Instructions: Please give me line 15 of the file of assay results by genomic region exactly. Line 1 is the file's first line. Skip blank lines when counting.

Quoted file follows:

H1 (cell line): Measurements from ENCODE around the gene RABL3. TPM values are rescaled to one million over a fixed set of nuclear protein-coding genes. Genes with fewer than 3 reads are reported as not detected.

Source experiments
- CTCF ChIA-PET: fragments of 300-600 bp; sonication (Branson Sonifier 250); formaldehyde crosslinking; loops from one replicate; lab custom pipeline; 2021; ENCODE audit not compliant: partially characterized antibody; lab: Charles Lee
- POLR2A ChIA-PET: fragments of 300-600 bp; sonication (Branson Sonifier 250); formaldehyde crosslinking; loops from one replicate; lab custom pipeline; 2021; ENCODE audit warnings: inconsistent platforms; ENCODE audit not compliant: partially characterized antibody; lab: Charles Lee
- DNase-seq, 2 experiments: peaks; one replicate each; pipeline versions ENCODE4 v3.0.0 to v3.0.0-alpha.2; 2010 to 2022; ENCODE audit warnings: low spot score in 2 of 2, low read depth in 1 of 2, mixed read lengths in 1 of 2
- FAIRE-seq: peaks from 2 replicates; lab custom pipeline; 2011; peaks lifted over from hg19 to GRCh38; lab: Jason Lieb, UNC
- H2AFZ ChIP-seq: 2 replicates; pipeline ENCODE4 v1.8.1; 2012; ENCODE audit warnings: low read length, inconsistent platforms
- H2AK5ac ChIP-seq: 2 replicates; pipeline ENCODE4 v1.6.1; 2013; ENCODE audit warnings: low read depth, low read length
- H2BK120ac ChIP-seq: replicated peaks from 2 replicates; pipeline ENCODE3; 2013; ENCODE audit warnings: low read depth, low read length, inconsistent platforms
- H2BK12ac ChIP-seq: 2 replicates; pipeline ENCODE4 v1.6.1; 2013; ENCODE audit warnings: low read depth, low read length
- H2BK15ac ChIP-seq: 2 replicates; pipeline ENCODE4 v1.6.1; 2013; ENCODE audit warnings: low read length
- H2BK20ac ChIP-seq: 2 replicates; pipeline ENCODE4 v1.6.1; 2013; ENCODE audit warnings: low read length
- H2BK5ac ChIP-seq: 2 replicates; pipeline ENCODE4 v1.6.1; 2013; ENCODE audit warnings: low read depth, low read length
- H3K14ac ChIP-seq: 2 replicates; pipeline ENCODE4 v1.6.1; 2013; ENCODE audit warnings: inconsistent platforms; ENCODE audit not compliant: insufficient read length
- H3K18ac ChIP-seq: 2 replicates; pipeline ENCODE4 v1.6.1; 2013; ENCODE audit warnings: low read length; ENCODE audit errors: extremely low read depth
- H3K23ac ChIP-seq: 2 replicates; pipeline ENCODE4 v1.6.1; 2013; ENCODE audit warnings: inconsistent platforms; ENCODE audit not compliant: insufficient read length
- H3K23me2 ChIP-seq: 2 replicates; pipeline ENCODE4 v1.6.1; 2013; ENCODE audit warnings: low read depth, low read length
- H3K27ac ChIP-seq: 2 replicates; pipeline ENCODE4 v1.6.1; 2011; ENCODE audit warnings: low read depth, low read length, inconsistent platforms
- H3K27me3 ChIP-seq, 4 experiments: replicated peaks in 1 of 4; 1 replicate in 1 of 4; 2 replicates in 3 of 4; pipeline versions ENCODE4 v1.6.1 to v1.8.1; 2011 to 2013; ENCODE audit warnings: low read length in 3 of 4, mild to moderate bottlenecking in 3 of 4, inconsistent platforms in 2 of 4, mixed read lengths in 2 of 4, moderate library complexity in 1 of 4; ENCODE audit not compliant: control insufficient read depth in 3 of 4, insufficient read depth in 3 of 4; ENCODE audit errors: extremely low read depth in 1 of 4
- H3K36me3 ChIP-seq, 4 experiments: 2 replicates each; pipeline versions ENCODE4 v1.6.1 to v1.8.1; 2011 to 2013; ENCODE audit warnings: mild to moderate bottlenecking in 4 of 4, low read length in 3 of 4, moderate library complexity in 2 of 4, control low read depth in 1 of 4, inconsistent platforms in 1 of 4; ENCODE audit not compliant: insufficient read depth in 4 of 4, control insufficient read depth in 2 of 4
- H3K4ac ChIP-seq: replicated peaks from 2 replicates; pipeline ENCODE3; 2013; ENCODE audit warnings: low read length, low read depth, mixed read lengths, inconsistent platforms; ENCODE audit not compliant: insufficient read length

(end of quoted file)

- H3K18ac ChIP-seq: 2 replicates; pipeline ENCODE4 v1.6.1; 2013; ENCODE audit warnings: low read length; ENCODE audit errors: extremely low read depth